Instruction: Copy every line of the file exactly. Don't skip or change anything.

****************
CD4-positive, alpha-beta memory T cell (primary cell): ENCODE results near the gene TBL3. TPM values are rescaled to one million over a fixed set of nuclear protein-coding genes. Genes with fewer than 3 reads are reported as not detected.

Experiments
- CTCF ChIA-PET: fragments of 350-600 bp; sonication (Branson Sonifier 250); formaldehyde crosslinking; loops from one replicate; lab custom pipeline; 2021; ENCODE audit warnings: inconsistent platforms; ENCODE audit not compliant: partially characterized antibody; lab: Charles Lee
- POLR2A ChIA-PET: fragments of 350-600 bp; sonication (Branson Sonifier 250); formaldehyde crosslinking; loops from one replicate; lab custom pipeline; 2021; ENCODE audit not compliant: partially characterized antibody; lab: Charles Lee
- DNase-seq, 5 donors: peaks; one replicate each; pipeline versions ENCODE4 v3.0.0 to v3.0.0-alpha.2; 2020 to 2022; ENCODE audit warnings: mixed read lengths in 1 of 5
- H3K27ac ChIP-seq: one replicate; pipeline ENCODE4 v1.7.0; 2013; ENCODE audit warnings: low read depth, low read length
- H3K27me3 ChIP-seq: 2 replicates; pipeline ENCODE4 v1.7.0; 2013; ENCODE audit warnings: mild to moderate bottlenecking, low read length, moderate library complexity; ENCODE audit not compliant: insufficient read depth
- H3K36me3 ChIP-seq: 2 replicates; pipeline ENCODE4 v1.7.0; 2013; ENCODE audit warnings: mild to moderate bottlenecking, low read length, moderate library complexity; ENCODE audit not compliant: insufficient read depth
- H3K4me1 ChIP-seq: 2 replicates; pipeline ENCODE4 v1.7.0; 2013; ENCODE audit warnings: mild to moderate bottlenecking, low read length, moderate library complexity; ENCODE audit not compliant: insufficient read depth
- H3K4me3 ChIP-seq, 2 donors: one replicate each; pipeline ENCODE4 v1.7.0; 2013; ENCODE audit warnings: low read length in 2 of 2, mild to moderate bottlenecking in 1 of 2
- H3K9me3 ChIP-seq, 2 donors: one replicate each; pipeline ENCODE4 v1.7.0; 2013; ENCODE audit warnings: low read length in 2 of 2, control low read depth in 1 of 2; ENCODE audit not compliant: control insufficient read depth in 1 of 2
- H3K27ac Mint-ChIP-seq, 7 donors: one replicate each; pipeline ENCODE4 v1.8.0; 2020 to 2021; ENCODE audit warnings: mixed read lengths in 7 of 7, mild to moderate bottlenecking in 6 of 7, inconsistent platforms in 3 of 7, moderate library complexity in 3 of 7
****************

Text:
CD4-positive, alpha-beta memory T cell (primary cell): ENCODE results near the gene TBL3. TPM values are rescaled to one million over a fixed set of nuclear protein-coding genes. Genes with fewer than 3 reads are reported as not detected.

Experiments
- CTCF ChIA-PET: fragments of 350-600 bp; sonication (Branson Sonifier 250); formaldehyde crosslinking; loops from one replicate; lab custom pipeline; 2021; ENCODE audit warnings: inconsistent platforms; ENCODE audit not compliant: partially characterized antibody; lab: Charles Lee
- POLR2A ChIA-PET: fragments of 350-600 bp; sonication (Branson Sonifier 250); formaldehyde crosslinking; loops from one replicate; lab custom pipeline; 2021; ENCODE audit not compliant: partially characterized antibody; lab: Charles Lee
- DNase-seq, 5 donors: peaks; one replicate each; pipeline versions ENCODE4 v3.0.0 to v3.0.0-alpha.2; 2020 to 2022; ENCODE audit warnings: mixed read lengths in 1 of 5
- H3K27ac ChIP-seq: one replicate; pipeline ENCODE4 v1.7.0; 2013; ENCODE audit warnings: low read depth, low read length
- H3K27me3 ChIP-seq: 2 replicates; pipeline ENCODE4 v1.7.0; 2013; ENCODE audit warnings: mild to moderate bottlenecking, low read length, moderate library complexity; ENCODE audit not compliant: insufficient read depth
- H3K36me3 ChIP-seq: 2 replicates; pipeline ENCODE4 v1.7.0; 2013; ENCODE audit warnings: mild to moderate bottlenecking, low read length, moderate library complexity; ENCODE audit not compliant: insufficient read depth
- H3K4me1 ChIP-seq: 2 replicates; pipeline ENCODE4 v1.7.0; 2013; ENCODE audit warnings: mild to moderate bottlenecking, low read length, moderate library complexity; ENCODE audit not compliant: insufficient read depth
- H3K4me3 ChIP-seq, 2 donors: one replicate each; pipeline ENCODE4 v1.7.0; 2013; ENCODE audit warnings: low read length in 2 of 2, mild to moderate bottlenecking in 1 of 2
- H3K9me3 ChIP-seq, 2 donors: one replicate each; pipeline ENCODE4 v1.7.0; 2013; ENCODE audit warnings: low read length in 2 of 2, control low read depth in 1 of 2; ENCODE audit not compliant: control insufficient read depth in 1 of 2
- H3K27ac Mint-ChIP-seq, 7 donors: one replicate each; pipeline ENCODE4 v1.8.0; 2020 to 2021; ENCODE audit warnings: mixed read lengths in 7 of 7, mild to moderate bottlenecking in 6 of 7, inconsistent platforms in 3 of 7, moderate library complexity in 3 of 7